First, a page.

Thursday, November 28, 2013

News Writing For Twitter

Keep Your News Tweets Short
This sounds obvious because no tweet can go beyond the character limit. But look at a page of tweets to test your own eyes. How many times do you stop at a post that is 130-140 characters? Look at the posts that are 50-75 characters and notice the white space around the tweet. That blank space can be as important to your tweet as it is in print media. While the tendency is to use every pixel of the 140-character space that is available to you, your tweet will stand out more if it's shorter, especially if it's sandwiched between other tweets that reach the character limit.

Use All-Caps to Introduce Your News
Capital letters don't count against you when Twitter calculates the number of characters in your tweet. Yet those capital letters can set your tweet apart from all the rest, provided they are used carefully. Treat them as a headline or a dateline in your tweet to grab attention:"BREAKING NEWS: A fire off Interstate 10 has closed several lanes of traffic.""WASHINGTON, DC: Pres. Obama has laid out his economic proposals."The key is to keep it short. You don't want your users to think you're yelling at them. By creating this type of prefix before the main content of your tweet, you may find you can save a few precious characters. You don't have to write, "This is breaking news" or "From Washington, DC".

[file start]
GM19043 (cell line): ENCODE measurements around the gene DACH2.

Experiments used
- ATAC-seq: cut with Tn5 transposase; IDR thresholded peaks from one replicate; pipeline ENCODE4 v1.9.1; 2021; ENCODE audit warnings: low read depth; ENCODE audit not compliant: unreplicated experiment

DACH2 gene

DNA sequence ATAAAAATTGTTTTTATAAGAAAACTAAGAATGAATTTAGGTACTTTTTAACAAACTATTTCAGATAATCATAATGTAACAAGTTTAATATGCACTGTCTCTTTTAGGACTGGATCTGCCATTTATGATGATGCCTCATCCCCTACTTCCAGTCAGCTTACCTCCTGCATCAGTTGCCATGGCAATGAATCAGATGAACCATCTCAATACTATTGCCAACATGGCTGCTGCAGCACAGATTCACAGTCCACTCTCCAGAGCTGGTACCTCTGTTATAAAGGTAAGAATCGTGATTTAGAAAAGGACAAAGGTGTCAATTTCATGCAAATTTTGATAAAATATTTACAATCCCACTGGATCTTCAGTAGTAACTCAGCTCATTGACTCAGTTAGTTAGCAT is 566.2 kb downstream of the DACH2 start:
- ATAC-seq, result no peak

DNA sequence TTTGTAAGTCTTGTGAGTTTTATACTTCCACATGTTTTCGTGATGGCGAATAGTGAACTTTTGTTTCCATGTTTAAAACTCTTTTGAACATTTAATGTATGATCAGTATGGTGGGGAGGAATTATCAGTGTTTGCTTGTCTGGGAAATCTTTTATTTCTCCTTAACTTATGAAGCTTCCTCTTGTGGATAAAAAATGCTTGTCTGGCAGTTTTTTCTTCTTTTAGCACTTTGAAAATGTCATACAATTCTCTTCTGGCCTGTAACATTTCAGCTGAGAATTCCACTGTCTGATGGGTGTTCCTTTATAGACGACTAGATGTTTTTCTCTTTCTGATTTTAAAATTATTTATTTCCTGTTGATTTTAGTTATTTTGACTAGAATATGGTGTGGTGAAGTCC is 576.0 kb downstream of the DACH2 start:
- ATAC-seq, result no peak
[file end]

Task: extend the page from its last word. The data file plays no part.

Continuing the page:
Look at Your Logo
Technically, this isn't part of writing a tweet, but it is a critical element in making Twitter more effective for you. Scan a list of tweets and some logos stand out, while others fade into the crowd. Just as there is a tendency to cram too much writing into a tweet, it's not hard to spot a logo that is way too detailed for Twitter purposes. Simple is best. Even if your media outlet has a long name, like the Atlanta Journal-Constitution newspaper, fight the urge to put the entire name in your Twitter logo. In the case of this paper, the logo is a lower-case "ajc" inside a simple blue circle, not the intricate script used for the print edition's masthead. Newsweek uses a capital "N" in the same font and color scheme that you'll find on the cover of the magazine. You can make Twitter an effective tool by going against the grain of how most people use it. Simple, bold and visual are the three aspects of Twitter writing that will keep your characters from being lost in the clutter.

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